That’s the way I feel about it too. But Apple doesn’t want to set a precedent. It’s a slippery slope. What happens if they allow that, and the government then decides that not enough people are downloading it, and require Apple to install it in all phones and iPads? Other companies as well. Then what if they decide that not enough people are turning it on and using it, and force that issue too? Where does it end?
  • Reply 26 of 32
    melgross said:
    What happened to India being the world’s largest “democracy”? Shouldn’t junk like this be put to a national vote?

    That may cause "undesirable" results!!! Indian politicians are more than capable of misleading the Indian people and make sure to get the majority to vote in their favor. People are not intelligent enough to choose the right leaders during voting, isn't it? Apple will weigh the pros and cons of this and other dealings with Indian government and choose what is best for Apple stakeholders. Nothing wrong in it either way - Both allowing the App to the app store or reject the app outright. Even if Apple allowed the App to the app store, people need to install and use it for them to be screwed, right? And whoever installs such an App and use it - deserves to be screwed anyway.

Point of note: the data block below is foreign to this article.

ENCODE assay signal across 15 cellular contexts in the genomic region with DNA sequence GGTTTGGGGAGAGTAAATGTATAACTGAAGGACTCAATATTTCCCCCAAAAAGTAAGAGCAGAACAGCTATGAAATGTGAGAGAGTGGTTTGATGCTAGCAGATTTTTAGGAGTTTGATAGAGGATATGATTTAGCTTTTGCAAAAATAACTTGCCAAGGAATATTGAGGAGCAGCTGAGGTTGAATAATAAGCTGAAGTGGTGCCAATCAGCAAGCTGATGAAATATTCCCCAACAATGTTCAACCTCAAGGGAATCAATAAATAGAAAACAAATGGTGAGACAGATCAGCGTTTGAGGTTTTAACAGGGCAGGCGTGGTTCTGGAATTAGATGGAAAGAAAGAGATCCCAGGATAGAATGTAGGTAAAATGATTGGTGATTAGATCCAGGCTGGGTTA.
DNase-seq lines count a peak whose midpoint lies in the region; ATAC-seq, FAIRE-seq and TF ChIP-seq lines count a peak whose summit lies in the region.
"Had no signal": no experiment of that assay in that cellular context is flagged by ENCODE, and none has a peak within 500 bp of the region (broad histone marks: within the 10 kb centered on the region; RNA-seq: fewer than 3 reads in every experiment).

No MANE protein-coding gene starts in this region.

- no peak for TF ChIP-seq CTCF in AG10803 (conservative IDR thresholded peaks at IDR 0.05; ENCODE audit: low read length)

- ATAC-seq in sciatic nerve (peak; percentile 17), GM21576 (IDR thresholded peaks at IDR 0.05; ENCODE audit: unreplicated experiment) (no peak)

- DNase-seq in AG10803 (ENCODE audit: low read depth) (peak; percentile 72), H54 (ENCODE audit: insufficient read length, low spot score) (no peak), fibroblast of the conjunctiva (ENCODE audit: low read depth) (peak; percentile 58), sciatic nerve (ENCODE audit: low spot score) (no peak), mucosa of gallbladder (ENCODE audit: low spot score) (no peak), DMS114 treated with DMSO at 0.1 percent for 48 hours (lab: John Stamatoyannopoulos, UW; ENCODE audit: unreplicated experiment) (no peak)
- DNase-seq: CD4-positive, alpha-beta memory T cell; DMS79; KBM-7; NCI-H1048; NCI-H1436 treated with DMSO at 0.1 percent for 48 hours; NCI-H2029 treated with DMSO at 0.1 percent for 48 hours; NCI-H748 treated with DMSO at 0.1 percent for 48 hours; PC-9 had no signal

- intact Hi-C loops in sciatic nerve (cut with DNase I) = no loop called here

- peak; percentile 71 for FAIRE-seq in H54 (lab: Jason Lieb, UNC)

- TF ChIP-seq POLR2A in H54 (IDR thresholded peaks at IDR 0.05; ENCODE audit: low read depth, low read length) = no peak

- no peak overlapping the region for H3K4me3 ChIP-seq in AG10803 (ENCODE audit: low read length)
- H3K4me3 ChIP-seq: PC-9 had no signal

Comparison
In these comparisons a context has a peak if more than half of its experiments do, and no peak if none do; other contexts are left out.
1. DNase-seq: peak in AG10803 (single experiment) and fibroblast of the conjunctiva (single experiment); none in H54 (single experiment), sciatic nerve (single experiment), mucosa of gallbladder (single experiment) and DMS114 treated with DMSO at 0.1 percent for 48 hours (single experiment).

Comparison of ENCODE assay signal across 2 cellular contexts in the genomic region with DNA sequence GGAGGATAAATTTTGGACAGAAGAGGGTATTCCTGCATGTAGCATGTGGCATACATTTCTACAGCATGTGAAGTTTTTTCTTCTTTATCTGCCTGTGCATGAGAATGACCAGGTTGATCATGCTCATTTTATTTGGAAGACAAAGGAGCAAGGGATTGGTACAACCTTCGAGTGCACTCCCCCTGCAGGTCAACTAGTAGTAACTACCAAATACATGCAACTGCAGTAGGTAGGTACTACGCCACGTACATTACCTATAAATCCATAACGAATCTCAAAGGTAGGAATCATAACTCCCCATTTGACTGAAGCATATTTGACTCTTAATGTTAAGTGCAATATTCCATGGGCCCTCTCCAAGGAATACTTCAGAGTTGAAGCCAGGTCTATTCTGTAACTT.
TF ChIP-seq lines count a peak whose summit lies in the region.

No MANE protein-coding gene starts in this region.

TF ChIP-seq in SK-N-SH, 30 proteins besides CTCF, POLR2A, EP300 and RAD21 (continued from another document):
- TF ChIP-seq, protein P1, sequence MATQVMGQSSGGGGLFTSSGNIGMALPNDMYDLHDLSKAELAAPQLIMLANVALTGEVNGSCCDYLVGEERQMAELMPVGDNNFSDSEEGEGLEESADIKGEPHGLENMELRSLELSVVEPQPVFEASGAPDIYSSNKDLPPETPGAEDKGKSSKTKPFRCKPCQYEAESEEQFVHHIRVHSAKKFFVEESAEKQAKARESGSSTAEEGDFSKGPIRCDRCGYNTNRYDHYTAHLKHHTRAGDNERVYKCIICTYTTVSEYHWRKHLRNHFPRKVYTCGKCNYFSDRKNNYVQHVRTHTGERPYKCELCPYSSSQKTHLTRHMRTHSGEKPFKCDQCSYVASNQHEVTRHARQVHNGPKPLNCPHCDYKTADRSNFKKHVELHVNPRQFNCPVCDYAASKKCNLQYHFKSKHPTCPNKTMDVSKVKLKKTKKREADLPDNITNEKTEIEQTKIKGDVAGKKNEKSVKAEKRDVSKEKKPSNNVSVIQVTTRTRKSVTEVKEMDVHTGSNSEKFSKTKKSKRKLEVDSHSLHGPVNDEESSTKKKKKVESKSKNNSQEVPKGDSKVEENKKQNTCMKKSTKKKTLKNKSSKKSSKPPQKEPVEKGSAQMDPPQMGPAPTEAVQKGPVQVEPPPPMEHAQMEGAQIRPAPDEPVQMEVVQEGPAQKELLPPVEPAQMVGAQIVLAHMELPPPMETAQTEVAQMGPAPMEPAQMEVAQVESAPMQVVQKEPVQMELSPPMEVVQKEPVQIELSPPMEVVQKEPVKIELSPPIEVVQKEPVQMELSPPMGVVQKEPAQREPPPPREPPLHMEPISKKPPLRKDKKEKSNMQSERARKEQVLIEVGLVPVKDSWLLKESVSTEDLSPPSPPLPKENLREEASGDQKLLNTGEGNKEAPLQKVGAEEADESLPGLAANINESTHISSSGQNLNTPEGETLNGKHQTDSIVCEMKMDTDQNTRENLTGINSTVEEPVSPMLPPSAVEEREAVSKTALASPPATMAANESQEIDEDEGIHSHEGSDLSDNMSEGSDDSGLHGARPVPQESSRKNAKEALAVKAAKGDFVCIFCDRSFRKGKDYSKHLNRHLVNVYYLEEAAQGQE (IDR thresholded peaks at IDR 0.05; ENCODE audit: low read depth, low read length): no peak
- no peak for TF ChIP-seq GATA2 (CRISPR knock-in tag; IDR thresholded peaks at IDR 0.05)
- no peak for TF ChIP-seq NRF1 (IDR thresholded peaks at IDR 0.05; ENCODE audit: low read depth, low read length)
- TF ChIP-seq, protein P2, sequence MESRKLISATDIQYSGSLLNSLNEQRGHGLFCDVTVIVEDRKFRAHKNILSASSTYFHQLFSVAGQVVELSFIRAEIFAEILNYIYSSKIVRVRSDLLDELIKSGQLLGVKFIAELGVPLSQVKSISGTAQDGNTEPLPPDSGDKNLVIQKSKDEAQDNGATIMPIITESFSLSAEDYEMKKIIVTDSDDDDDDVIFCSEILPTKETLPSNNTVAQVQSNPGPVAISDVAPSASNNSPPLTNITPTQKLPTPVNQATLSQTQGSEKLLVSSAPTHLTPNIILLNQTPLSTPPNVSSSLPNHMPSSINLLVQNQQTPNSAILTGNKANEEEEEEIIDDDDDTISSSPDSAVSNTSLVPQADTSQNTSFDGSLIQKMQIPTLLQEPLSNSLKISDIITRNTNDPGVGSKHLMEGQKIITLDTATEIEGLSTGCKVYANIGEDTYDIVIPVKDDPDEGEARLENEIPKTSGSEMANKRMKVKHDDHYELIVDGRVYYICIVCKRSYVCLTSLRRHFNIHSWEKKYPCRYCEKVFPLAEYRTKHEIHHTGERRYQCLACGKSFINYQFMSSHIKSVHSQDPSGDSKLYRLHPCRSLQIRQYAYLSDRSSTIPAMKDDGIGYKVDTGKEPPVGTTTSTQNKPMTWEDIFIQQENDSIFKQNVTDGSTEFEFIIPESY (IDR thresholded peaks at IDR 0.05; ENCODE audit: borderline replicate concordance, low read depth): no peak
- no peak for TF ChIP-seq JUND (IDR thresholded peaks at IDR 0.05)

That’s the way I feel about it too. But Apple doesn’t want to set a precedent. It’s a slippery slope. What happens if they allow that, and the government then decides that not enough people are downloading it, and require Apple to install it in all phones and iPads? Other companies as well. Then what if they decide that not enough people are turning it on and using it, and force that issue too? Where does it end?
    Yes, you are right. Indian government has just taken the first step, in a series of well planned steps. So better for apple to reject it in the first step itself instead of setting up a bad precedent.